2001-Mon Dec 05 19:58:48 MST 2016
Vetstreet. All rights reserved.
Vetstreet does not provide medical advice, diagnosis, or treatment. See Additional Information ›
I awoke one morning last year to a tickle on the inside of my wrist. By lunchtime, I’d reflexively rubbed it so raw that by then half my arm was covered with a coalescing mass of tiny red welts.
Turns out I’d gotten mange — again. One of any number of cute-but-mangy kittens I’d seen earlier in the week had doubtless passed along a bevy of its microscopic friends, wreaking much dermatologic havoc along the way.
Mange on my person had never presented in this particular pattern. Yes, I have plenty of experience in this arena, but this time was different. The crazy-itchy bumps had no mercy, apparently taking pity only by electing to confine themselves to my extremities. (I shudder to think of the damage they would have done if they had encroached upon my torso.)
By week’s end I’d seen two dermatologists and still hadn’t gotten much satisfaction. After two kinds of mite-killing topicals, a course of corticosteroids was eventually deemed the only option, and I suffered its wrath like the crybaby I am — with lots of hand-wringing over my waistline and a freezer full of guava ice cream to tempt me. (Prednisone makes me hungry!)
So you know, I’m by no means alone in this uncomfortable experience. Though not every vet worker ends up in tears on her dermatologist’s doorstep, this particular foray into personal parasitology was by no means my first, and it’s unlikely to be my last, either. Bugs (including insects, mites, ticks, fungi and bacteria) are that much a part of normal veterinary life.
In fact, bugs like mites are so much a daily reality for vets and vet staff that plenty of us consider ourselves immune — from the ick factor, anyway. Gone are our past prejudices (based on the stigma of childhood lice?). At work, perhaps, is the strangely compelling notion that to be bug-ridden is to be part of the animal worker in-crowd.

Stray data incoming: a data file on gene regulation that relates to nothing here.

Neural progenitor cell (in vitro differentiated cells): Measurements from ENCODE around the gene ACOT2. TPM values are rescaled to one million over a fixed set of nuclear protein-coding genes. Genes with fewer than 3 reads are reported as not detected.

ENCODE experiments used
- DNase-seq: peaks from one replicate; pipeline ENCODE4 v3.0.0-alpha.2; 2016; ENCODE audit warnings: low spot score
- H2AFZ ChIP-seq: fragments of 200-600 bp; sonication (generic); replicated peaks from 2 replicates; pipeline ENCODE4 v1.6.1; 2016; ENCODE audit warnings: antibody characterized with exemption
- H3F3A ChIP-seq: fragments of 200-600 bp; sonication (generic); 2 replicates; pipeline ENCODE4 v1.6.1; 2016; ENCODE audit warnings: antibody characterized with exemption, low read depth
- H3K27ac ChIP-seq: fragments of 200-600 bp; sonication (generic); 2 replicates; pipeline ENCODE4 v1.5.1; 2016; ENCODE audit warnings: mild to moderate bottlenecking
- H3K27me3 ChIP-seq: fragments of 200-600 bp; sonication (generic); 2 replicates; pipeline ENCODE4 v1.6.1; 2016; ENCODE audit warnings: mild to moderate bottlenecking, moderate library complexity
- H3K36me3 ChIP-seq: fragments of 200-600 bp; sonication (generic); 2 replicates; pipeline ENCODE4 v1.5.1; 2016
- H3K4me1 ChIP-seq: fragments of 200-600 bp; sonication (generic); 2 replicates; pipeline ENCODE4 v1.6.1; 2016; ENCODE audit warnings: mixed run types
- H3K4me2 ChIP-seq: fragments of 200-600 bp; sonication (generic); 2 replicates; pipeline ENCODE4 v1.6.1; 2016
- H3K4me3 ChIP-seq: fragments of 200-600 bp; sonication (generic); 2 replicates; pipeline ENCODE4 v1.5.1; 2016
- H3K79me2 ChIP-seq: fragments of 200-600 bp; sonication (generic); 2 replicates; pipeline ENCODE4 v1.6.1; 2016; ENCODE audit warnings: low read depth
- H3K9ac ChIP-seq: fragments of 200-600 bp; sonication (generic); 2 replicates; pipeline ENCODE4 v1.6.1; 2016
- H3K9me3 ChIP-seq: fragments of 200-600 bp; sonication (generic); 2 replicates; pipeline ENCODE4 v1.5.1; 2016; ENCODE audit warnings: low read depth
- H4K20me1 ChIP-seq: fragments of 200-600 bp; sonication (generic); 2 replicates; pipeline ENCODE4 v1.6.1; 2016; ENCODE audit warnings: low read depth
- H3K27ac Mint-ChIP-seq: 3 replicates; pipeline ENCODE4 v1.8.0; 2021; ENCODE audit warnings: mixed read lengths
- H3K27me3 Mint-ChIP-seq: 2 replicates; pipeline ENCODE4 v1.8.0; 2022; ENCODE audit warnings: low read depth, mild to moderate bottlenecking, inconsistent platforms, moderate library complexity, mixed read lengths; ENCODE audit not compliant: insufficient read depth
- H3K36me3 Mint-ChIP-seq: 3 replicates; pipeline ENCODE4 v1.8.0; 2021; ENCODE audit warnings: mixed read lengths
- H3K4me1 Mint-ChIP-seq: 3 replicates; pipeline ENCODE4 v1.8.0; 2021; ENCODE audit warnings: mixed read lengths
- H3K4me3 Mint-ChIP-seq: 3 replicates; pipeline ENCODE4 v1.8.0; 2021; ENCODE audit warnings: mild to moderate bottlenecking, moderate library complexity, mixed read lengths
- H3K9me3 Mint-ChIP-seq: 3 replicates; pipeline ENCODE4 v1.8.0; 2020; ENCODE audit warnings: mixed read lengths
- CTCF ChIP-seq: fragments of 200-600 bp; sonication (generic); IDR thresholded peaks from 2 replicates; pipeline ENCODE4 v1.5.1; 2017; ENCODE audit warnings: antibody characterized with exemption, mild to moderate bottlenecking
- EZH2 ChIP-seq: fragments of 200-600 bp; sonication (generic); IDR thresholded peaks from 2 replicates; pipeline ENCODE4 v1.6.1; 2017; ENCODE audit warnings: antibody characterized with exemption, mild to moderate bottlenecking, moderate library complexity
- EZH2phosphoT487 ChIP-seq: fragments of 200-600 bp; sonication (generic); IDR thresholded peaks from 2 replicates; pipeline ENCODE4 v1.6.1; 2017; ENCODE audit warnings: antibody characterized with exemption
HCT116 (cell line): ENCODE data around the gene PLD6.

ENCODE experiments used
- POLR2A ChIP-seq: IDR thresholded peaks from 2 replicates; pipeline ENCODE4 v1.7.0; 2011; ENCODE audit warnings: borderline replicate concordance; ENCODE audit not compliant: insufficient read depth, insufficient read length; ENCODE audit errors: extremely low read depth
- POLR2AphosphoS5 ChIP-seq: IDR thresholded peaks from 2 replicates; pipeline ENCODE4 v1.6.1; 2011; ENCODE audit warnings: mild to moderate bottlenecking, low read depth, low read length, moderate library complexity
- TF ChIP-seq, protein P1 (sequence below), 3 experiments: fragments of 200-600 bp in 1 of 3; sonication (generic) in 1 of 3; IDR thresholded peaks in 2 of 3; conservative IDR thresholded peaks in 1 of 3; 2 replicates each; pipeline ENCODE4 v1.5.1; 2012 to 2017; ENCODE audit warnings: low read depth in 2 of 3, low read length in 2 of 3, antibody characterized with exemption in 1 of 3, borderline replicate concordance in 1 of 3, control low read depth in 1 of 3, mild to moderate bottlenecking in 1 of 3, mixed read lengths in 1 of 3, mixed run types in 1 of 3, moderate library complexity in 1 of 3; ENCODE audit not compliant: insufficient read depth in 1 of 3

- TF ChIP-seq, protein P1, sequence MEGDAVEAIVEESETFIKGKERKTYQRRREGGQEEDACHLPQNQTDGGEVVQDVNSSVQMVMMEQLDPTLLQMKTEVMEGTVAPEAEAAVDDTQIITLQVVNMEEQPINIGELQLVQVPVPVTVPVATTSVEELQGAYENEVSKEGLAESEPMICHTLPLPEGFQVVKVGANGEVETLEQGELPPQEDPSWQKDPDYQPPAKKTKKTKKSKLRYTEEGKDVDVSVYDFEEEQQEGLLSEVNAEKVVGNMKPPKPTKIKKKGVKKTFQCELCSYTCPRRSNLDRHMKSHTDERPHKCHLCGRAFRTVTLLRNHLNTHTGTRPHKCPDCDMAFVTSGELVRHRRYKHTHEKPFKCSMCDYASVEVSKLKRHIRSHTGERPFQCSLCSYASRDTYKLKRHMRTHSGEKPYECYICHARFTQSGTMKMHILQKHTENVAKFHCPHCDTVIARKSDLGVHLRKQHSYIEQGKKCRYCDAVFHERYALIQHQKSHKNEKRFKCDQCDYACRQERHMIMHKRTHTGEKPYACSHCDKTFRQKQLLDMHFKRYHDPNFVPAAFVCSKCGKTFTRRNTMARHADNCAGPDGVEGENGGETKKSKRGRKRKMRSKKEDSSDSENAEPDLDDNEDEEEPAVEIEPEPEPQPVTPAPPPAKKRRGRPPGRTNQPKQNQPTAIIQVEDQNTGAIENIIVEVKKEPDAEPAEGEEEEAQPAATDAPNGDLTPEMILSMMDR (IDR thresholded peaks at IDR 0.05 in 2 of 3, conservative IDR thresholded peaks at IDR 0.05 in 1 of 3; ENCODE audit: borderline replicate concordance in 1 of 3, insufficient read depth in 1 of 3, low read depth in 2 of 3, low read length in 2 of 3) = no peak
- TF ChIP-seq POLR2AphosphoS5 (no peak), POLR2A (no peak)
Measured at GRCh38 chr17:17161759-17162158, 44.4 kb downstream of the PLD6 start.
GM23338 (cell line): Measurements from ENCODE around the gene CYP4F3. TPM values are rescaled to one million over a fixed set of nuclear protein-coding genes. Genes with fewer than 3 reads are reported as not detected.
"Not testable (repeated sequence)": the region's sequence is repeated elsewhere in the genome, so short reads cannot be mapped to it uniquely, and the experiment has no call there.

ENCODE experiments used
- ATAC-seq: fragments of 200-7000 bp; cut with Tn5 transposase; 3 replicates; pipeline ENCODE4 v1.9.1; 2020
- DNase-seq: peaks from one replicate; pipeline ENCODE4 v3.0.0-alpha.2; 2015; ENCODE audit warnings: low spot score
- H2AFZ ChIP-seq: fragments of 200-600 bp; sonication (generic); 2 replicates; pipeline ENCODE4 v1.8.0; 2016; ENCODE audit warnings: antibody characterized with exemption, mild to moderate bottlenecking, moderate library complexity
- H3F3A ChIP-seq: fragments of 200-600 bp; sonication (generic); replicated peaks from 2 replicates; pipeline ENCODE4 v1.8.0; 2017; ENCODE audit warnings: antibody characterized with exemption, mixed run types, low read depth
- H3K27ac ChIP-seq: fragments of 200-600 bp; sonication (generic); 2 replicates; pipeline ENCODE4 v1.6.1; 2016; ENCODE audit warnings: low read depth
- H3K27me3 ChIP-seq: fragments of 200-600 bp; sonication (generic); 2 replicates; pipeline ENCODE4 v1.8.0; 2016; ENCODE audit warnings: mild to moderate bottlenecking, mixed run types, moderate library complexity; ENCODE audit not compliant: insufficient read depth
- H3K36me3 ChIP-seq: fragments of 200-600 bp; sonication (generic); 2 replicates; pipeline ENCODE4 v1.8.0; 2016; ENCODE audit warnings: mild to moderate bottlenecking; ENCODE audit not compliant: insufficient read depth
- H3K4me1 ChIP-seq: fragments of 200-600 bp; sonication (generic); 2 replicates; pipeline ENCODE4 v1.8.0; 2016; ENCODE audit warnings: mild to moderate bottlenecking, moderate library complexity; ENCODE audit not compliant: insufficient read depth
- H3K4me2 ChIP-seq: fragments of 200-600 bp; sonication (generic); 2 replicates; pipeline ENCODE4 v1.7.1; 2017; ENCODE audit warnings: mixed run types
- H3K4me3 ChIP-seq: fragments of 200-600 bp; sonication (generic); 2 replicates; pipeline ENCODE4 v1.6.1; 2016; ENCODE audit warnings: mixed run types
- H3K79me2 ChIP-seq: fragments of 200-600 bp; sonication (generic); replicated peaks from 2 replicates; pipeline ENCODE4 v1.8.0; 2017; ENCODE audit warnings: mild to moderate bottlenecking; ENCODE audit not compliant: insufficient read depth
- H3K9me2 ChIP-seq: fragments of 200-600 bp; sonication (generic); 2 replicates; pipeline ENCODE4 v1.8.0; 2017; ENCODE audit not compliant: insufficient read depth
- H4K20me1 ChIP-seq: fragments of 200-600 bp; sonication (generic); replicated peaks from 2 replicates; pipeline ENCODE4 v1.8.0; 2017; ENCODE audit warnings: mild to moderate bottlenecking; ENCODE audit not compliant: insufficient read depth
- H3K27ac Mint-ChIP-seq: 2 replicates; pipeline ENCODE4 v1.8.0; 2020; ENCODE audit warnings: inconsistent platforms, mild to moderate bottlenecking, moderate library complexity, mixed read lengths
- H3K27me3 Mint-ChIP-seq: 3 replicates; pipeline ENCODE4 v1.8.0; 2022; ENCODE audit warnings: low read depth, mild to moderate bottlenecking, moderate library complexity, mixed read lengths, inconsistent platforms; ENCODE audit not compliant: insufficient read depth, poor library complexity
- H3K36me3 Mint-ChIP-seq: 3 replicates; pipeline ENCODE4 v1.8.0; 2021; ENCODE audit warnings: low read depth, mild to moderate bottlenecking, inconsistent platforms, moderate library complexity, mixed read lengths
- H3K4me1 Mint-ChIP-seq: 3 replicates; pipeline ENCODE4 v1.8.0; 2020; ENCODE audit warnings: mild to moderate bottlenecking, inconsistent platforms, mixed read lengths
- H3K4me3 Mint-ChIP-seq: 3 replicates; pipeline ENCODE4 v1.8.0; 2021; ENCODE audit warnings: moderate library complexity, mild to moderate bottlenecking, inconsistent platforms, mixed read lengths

After all, everyone knows a little mange never killed anyone. Ear mites and lice don’t even like human flesh! Nor does ringworm typically do much more than render you romantically undesirable. (One foul year, a lesion on my cheek saw me dateless all the way from Thanksgiving straight through Valentine’s Day.)
And fleas? Bah! They’re gone as soon as they bite. They want nothing to do with humans as long as there’s plenty of dog and cat skin to be had. But ticks — now there’s a reason to take a shower after work. (Finding them fast is what keeps them from giving you nasty diseases.)
But as my most recent feline mange experience demonstrates, even the simplest, most ubiquitous bugs can still get vicious: I’ve scrutinized mangy bumps as they covered one co-worker’s entire torso (when she was pregnant, no less!). I’ve observed ringworm lesions leave artful scars on another’s chest. I’ve even witnessed a seemingly inoffensive flea bite morph into a full-blown abscess that made the term “flesh-eating bacteria” sound like a Happy Meal.
No, even if I didn’t have my own appalling experiences to remind me, I’d feel well justified in counting creepy-crawlies among my profession’s least respected perils. As if the teeth and claws weren’t enough.
Like this article? Have a point of view to share? Let us know!
Take our breed quiz to find your next pet.
Get all the best pet news and information sent right to your inbox!
Thank you for subscribing!
We combed through 505,270 kitten
names to determine the hottest male
and female monikers of the year.
We scoured our database of 1.1 million
dogs to find out which male and female
monikers reigned supreme this past…
Christmas trees, fatty foods and other
seasonal items may bring cheer to your
home, but they'll cause harm to your…
Dr. Sarah Wooten takes a closer look at
this curious sleeping habit and what it has
to do with canines’ ancestry.
The Kromfohrlander is said to be
descended from a mixed-breed dog
who was a mascot for American troops.
Check out our collection of more than 250 videos about pet training, animal behavior, dog and cat breeds and more.
Wonder which dog or cat best fits your lifestyle? Our new tool will narrow down more than 300 breeds for you.
If the video doesn't start playing momentarily,
please install the latest version of Flash.
Thank you for subscribing.